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odile
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[quote user="Quillan"]

where mothers can go and breast feed in comfort away from the gaze of others. .

[/quote]

Maybe the others should stop gazing.  [:)] If I hadn't breastfed in cafes and restaurants I probably wouldn't have been able to leave the house for the first eight months!  Breastfeeding is done on demand, so when the baby needs feeding, you have to jump to it: you can't plan to be finished your dinner before the next feed.  Most women who breastfeed in public are pretty discreet and you would have to be watching pretty carefully to see anything more than a mother cradling her baby.  

I don't see what is so weird about a child feeding in a restaurant and would resent being put in another room to breastfeed because others have issues with it. Surely it is the perfect time and place to feed a child?  Breasfeeding does a lot more than just pass on antibodies - the health advantages to child and mother are enormous.  A breastfeeding rates are low in France as well as the UK, everything that can be should be done to encourage women to feed and other to find it as acceptable as giving a baby a bottle in a restaurant.Essentially Quillan you are saying breastfeeding is ok as long as you don't do it in public - what other public places can you imagine women feeding in that wouldn't make you feel uncomfortable? 

In Ireland, it is actually illegal to ask a women to stop breastfeeding in public or to move to another room in a restaurant and I think some restuarants put up stickers to welcome breastfeeding mums - mums catching up for coffee midmorning / lunch are a source of revenue as well as annoyance!  I had one comment from a local restaurant in France - we spent a lot of money there and would regularly have brought visitors there.  They have not seen me since.  Apart from that, I had no negative experiences feeding my child in public in France.

 

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I fetched my daughter from Surrey a few days after the birth of her first baby. We stopped at a motorway station on the way back. Their website said they had facilites for nursing mothers. This turned out to be a chair in the toilet, next to the WC. It was clearly not suitable. I spoke to staff and they told me the restaurant area had a section for feeding babies. When we got there the said facilities turned out to be a microwave to warm bottles! She therefore had to feed in a corner of the restaurant area, and she felt very embarrassed especially as she was not used to feeding yet. And the baby area was next to the smoking area. How ridiculous is that!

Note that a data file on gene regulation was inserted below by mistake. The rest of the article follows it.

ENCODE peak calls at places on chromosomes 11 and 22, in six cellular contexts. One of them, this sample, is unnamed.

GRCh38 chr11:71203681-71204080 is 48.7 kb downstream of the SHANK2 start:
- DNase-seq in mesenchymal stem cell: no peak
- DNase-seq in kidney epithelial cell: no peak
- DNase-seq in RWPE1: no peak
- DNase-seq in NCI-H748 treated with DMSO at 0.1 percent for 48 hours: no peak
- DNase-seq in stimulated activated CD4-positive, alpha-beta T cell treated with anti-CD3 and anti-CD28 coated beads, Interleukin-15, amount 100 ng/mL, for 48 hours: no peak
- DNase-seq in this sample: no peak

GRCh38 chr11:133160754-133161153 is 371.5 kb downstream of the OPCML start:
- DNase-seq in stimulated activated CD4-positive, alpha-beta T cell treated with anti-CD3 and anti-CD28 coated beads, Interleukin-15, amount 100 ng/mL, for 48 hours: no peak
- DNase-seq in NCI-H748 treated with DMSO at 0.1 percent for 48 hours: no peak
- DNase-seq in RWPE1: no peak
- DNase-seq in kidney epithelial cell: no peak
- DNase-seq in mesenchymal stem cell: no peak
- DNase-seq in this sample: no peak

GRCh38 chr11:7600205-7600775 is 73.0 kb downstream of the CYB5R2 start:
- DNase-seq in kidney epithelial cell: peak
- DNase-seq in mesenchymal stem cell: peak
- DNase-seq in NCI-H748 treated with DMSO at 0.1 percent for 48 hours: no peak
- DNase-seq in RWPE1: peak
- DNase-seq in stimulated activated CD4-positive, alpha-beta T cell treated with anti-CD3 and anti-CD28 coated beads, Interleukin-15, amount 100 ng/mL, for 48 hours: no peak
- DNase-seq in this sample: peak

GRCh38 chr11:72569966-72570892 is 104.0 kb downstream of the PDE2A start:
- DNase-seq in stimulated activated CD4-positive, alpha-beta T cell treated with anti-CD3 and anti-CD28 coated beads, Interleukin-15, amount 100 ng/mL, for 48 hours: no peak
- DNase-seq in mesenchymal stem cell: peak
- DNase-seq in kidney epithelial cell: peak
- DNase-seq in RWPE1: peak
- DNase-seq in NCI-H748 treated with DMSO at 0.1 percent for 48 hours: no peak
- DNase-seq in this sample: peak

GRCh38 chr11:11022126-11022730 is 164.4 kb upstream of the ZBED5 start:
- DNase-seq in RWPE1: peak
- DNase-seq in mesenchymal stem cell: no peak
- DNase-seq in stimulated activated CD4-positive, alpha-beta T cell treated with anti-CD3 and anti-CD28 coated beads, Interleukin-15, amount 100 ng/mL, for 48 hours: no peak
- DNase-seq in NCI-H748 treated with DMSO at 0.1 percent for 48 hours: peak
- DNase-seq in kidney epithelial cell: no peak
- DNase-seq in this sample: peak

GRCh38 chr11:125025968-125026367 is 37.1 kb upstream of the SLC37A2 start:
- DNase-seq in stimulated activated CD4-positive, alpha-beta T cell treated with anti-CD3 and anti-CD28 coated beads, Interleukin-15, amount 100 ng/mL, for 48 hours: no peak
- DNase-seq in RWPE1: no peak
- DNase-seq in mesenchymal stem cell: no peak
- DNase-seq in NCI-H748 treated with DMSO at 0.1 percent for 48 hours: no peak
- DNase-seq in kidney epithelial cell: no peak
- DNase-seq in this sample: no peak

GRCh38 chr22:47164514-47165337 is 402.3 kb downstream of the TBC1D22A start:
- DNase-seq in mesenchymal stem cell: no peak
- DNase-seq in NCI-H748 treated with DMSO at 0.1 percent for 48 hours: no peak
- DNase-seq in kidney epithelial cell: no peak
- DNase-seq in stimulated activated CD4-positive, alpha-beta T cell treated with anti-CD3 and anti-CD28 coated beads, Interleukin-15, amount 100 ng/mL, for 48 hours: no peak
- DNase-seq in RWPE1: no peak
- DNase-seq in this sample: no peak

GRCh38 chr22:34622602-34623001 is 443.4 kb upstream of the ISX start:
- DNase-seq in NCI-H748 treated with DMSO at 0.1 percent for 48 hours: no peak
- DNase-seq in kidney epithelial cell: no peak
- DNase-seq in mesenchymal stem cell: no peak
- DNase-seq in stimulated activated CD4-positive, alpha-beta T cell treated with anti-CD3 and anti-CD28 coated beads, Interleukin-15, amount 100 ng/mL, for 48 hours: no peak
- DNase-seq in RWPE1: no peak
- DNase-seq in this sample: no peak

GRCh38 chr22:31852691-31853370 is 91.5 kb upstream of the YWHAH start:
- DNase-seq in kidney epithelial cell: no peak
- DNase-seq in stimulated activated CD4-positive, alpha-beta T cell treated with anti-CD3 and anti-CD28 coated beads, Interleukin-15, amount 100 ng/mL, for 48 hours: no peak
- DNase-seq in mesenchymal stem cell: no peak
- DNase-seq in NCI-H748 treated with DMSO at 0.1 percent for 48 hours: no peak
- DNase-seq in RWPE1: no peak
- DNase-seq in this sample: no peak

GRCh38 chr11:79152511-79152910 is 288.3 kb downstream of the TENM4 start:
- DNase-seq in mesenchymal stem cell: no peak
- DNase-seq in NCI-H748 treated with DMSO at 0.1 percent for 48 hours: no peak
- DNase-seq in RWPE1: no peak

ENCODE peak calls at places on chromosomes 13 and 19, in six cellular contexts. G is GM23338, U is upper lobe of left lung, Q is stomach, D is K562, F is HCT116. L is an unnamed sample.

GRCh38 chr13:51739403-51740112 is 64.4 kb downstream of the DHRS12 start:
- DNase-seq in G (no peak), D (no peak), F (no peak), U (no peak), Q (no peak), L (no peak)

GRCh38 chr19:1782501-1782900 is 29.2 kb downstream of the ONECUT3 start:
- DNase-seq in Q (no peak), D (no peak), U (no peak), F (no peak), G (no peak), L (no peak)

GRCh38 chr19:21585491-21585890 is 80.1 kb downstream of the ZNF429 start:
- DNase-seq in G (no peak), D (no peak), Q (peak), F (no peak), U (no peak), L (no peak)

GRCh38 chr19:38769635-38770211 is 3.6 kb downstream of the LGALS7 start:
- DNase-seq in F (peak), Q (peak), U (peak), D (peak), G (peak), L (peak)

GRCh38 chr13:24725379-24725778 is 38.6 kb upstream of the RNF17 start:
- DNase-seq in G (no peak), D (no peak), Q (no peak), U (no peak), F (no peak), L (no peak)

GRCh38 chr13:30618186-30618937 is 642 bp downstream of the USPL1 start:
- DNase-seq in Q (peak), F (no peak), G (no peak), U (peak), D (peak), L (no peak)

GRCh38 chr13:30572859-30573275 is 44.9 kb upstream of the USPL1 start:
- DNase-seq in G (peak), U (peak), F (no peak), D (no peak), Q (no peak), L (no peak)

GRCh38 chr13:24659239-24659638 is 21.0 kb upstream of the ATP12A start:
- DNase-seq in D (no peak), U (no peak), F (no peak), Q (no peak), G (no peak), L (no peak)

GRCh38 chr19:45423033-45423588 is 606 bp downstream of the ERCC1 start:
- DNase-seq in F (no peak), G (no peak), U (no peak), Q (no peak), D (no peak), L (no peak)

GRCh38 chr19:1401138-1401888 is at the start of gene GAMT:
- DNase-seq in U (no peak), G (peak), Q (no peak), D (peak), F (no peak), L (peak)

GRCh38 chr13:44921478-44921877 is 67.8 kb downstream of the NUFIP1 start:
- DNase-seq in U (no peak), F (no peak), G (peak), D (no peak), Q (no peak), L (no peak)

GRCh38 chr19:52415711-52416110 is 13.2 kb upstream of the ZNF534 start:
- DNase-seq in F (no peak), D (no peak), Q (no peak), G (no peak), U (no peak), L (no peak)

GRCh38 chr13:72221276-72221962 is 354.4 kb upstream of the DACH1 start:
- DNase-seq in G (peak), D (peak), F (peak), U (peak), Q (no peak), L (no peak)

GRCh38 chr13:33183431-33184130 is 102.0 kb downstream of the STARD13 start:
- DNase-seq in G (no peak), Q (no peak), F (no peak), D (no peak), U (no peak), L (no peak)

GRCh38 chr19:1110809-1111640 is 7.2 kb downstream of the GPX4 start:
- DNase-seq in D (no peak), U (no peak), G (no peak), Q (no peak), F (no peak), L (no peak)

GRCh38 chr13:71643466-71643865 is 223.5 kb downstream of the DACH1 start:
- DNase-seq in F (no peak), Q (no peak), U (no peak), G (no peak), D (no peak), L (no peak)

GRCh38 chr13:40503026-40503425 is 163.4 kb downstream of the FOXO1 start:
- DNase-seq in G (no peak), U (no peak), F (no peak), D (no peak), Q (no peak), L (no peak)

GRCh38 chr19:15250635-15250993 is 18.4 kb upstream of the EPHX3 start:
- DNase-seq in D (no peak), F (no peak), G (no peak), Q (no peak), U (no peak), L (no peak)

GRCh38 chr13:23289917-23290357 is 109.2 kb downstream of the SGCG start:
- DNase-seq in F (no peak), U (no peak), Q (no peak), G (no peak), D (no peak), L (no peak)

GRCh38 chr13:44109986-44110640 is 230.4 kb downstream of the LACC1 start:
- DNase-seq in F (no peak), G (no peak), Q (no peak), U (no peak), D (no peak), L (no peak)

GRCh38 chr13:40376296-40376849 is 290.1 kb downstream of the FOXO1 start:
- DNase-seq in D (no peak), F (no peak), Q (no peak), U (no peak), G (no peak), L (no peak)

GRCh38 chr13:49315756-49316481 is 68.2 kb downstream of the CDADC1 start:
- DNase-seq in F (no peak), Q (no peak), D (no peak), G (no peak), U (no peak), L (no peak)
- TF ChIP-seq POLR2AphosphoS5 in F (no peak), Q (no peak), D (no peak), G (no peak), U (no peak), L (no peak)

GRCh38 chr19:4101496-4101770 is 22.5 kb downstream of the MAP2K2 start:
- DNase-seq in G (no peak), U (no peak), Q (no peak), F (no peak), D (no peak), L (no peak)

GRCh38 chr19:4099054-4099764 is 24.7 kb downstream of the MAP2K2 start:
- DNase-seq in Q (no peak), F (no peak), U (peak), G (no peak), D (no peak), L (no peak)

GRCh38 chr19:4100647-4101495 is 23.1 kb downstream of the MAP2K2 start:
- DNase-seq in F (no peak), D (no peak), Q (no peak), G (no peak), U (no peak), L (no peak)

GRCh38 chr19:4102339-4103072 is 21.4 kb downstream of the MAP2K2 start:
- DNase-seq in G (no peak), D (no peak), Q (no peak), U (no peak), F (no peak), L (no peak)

I agree that a bit of discretion is required, but why should mums have to hide to do the most natural thing in the world and the best for their babies.

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[quote user="odile"]I fetched my daughter from Surrey a few days after the birth of her first baby. We stopped at a motorway station on the way back. Their website said they had facilites for nursing mothers. This turned out to be a chair in the toilet, next to the WC. It was clearly not suitable. I spoke to staff and they told me the restaurant area had a section for feeding babies. When we got there the said facilities turned out to be a microwave to warm bottles! She therefore had to feed in a corner of the restaurant area, and she felt very embarrassed especially as she was not used to feeding yet. And the baby area was next to the smoking area. How ridiculous is that!

[/quote]

That's exactly why I think there needs to be some form of education and incentive to provide proper comfortable places in restaurants for mothers to use. I think I would feel the same way as your daughter.

I don't think the argument is so much about giving women the right to feed their babies in public I think its more about public places being made to provide suitable facilities for a mother to breastfeed her baby should there be a need, not a seat in the corner of the women's toilet which to anyone's mind is not acceptable.

I would imagine there are a lot of women out there who would love to be able to breastfeed when out in public but I don't think this means in the middle of a bar, supermarket or football stadium. They want proper facilities.